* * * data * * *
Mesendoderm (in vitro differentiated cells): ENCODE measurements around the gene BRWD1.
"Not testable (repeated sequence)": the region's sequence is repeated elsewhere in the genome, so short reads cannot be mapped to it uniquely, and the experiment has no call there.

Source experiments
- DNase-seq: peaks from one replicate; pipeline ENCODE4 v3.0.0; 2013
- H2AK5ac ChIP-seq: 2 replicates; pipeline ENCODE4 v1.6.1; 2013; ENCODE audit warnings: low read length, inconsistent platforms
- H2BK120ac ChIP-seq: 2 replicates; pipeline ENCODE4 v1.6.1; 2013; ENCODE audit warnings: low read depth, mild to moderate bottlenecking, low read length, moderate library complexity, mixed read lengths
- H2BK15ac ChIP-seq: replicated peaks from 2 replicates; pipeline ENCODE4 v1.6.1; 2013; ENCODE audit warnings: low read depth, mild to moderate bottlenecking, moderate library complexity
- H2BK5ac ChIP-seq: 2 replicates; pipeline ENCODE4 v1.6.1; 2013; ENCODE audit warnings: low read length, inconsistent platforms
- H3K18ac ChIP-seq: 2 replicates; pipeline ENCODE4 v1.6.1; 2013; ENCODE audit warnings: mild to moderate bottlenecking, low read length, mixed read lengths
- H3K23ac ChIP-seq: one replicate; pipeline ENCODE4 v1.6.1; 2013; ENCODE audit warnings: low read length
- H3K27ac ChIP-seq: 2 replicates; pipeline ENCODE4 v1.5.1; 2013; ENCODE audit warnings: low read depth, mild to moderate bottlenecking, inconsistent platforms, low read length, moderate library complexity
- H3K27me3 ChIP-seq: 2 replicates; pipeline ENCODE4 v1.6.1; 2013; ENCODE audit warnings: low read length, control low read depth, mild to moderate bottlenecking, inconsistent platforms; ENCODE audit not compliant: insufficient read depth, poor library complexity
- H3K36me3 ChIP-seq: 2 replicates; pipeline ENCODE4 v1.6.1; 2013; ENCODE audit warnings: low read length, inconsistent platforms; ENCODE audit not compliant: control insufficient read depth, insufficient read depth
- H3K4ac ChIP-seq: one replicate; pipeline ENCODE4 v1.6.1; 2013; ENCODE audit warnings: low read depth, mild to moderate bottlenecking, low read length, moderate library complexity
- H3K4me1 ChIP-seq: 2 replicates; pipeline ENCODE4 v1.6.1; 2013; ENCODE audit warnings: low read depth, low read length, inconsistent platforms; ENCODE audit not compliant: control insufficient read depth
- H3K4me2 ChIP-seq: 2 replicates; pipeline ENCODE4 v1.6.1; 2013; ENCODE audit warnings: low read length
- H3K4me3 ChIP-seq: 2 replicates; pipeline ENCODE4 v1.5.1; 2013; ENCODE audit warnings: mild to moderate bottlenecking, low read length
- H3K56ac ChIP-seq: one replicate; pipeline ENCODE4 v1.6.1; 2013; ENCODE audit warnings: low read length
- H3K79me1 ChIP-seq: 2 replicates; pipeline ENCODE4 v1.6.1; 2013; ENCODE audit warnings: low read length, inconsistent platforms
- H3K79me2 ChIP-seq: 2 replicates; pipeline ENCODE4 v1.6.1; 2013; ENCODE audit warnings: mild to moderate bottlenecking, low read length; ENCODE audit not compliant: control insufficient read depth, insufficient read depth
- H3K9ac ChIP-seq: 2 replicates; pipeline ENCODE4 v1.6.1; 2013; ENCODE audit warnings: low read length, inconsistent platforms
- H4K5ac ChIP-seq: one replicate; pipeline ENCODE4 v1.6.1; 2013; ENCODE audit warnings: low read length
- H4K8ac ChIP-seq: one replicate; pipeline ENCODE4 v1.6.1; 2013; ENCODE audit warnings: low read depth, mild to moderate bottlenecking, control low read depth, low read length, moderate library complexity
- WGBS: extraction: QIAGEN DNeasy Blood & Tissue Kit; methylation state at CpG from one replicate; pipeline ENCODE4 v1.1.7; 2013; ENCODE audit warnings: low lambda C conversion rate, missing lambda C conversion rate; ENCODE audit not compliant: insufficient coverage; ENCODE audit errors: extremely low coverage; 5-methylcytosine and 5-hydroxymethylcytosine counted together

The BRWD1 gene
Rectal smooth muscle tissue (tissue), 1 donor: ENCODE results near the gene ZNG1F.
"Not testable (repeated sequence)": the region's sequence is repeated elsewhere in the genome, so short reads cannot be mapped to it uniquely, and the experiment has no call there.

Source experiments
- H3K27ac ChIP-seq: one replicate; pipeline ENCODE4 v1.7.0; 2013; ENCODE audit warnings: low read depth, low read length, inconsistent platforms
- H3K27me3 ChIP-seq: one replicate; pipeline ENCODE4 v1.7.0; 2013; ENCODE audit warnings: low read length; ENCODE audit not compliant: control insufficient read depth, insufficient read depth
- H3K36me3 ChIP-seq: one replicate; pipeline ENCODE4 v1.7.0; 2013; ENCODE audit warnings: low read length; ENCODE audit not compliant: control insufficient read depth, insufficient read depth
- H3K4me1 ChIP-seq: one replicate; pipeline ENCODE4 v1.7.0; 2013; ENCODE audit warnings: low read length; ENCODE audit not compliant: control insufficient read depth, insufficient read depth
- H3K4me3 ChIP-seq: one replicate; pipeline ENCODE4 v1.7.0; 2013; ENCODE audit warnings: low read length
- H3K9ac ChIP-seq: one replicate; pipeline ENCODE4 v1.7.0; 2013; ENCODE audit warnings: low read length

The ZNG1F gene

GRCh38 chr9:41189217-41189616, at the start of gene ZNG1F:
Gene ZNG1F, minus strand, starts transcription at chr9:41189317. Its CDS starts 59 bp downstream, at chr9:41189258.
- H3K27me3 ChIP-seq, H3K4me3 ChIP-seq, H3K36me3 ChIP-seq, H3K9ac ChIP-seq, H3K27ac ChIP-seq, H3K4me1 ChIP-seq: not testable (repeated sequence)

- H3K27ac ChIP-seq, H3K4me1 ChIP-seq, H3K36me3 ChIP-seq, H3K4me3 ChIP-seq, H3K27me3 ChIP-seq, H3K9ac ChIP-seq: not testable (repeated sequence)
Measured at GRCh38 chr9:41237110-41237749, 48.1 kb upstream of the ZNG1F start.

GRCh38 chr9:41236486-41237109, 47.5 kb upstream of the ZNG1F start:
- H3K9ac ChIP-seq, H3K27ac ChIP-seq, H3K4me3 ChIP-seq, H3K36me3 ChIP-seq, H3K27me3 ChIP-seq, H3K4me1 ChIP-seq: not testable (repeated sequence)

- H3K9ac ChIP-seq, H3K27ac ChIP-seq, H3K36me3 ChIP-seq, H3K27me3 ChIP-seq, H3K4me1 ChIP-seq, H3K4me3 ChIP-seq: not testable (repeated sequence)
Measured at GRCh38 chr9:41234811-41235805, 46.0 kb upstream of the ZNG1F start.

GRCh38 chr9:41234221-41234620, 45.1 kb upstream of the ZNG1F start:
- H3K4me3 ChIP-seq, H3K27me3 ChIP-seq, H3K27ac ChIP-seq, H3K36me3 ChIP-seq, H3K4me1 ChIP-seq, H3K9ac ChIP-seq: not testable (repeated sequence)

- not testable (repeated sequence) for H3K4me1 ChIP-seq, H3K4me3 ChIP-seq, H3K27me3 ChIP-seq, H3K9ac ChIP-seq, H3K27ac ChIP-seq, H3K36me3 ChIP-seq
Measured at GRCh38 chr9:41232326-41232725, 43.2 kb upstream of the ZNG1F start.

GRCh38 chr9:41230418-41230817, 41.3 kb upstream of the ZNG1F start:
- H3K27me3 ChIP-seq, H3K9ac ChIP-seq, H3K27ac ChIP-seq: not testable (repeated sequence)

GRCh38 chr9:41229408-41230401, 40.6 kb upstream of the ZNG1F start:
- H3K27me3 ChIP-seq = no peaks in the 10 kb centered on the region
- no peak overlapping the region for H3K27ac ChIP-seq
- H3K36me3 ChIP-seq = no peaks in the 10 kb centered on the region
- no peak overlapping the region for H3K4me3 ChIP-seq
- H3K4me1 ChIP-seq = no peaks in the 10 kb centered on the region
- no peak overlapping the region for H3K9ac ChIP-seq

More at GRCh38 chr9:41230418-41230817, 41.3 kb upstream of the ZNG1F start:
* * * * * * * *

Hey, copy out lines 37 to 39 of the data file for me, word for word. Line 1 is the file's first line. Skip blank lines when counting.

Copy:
Gene ZNG1F, minus strand, starts transcription at chr9:41189317. Its CDS starts 59 bp downstream, at chr9:41189258.
- H3K27me3 ChIP-seq, H3K4me3 ChIP-seq, H3K36me3 ChIP-seq, H3K9ac ChIP-seq, H3K27ac ChIP-seq, H3K4me1 ChIP-seq: not testable (repeated sequence)

- H3K27ac ChIP-seq, H3K4me1 ChIP-seq, H3K36me3 ChIP-seq, H3K4me3 ChIP-seq, H3K27me3 ChIP-seq, H3K9ac ChIP-seq: not testable (repeated sequence)